Tag Archives: pain management

Pain Team To The Rescue


A few years ago I talked with someone who worked as a pain specialist at a hospital.  She was part of a team that was there to help patients manage their pain.

I found that extremely interesting, and talked with her about their views of pain.

She pointed out that pain can be detrimental to a patient’s well-being.  It causes physical and physiological issues.  It can slow down healing, cause the patient to move around less which can cause muscle degeneration and greater chance of blood clots, increased sleeplessness, increased heart rate and blood pressure, stress, and loss of enjoyment of life.

These are some pretty serious issues.

She explained that they had discovered that if you work with the patient, explain the pain cycle, discuss expectations, alternatives, consequences, and choices, the patient knows what is happening, what to expect, and what the possibilities are for dealing with the pain that is there as well as in case of increased pain.

They have found that it is MUCH easier to stay on top of, and handle, a smaller amount of pain than it is to let the pain increase and get out of hand and THEN try to decrease it.  It then takes much longer to bring the pain back down, and it takes exponentially more effort and/or medication to get the pain under control.

Her team was there as a resource so the nurses could call on them anytime when a patient was having trouble getting pain controlled.  They could use their expertise and work with the patient to review possible ways to bring pain relief.

What a novel and refreshing thought process.  The Pain Team didn’t run away from pain, they dealt with it.  And the patients were able to recover faster, enjoy life more, and relax rather than feeling tense, worried, and stressed.

Brilliant!

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Adventures With Healthcare


My experience with the healthcare system has been vast and varied.  Recent events have reminded me once again how important it is for both sides to try to communicate properly with one another; not presuming that the other knows everything about your side of the situation.  Even when it seems the other knows you, what you expect of them, the situation, and its outcome, there is plenty of room for misunderstanding, miscommunication, and mistaken conclusions.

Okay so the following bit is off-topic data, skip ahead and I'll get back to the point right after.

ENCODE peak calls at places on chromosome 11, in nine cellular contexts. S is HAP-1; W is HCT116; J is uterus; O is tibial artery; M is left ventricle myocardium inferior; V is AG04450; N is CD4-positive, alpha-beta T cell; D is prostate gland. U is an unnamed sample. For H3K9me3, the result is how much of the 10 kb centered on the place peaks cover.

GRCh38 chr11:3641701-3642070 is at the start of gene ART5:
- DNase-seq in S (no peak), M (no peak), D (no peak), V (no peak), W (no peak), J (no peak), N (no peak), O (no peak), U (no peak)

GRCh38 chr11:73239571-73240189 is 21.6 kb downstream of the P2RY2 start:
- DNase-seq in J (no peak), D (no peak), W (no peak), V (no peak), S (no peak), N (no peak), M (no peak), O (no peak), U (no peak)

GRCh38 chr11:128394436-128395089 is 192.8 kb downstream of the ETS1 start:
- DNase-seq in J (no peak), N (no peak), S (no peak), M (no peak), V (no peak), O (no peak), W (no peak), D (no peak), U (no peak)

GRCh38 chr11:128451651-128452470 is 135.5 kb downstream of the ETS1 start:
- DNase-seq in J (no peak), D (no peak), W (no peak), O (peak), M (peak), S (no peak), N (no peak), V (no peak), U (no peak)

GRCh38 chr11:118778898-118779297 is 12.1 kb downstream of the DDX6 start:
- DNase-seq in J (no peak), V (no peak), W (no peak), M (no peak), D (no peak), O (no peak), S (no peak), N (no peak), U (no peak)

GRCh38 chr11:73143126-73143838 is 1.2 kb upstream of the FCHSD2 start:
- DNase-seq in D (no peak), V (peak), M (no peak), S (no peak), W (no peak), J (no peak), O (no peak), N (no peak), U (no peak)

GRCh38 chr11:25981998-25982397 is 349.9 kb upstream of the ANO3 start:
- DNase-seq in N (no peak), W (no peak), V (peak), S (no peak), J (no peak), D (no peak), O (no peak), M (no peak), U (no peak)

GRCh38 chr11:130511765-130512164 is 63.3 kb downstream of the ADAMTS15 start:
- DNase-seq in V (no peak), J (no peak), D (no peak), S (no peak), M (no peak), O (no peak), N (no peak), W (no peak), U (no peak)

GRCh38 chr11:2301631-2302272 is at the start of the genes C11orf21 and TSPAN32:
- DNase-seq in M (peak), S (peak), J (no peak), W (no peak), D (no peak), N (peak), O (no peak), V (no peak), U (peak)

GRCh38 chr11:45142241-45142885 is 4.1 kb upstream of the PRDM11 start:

In other words, for best possible outcomes, both patients and caregivers must ask for and give lots of information.  Over-communicating is better than under-communicating.

One situation I am quite familiar with is chronic pain.  Happily I can report that healthcare has made great advances in dealing with people who have chronic pain.  With the pain scale having become the gold-standard for assessing the amount of pain patients are feeling, physicians and other caregivers can have a much clearer picture of what is going on.  This helps guide their decision-making processes, enabling them to give greater comfort and aid than might otherwise be possible.

There are healthcare professionals who are very aware of chronic pain and how it affects patients.  They strive to take proper care of all patients, even hiring pain management teams to assist.  They see the situations their patients experience, and are increasing their knowledge in order to relieve greater suffering.  They take into account that not all patients feel pain in the same way, that some have an incredibly high threshold for pain while others have a very low tolerance for it.  And they seek to treat each as an individual with his or her own treatment plan.

They have talked with patients and learned that some, particularly those with chronic pain, are never pain-free and must be kept at a pain-medication maintenance level at all times, even when in the hospital.  They have acknowledged the fact that these patients need pain medicine to make the pain tolerable and help them function.  These patients do not ask for ever-increasing amounts of the medicine, they remain at the same dosage level for years.

These patients need additional pain medication when having had surgery or a serious injury that causes increased pain.  Well-informed caregivers realize that it is much easier, and takes less medication, to stay on top of the pain than it is to try to play catch-up after the pain has reached searing heights.

Additionally they recognize that there are some patients who should be, or perhaps are, feeling great pain because of their situation, yet are more concerned with remaining drug-free or at least under-medicated.  Reasons for this can vary from having previously had a negative reaction to the normal pain medication regimen all the way to believing they will be driving themselves home soon and wanting to remain clear-headed.

I have experienced situations where the attending physician went to great lengths to solve the underlying problem and continue treatment until it was resolved.  And I have experienced situations where the caregivers simply act along the baseline for that type of situation, not looking any deeper to become familiar with the whole picture (or perhaps just failing to review the situation with the patient where assurances could have been given, and needs properly addressed).  The more we know and understand all sides of issues within healthcare, the better off all will be.  Suffering can decrease and wellness increase as pain and other complications are handled properly or avoided altogether.

What types of healthcare experiences have impacted you?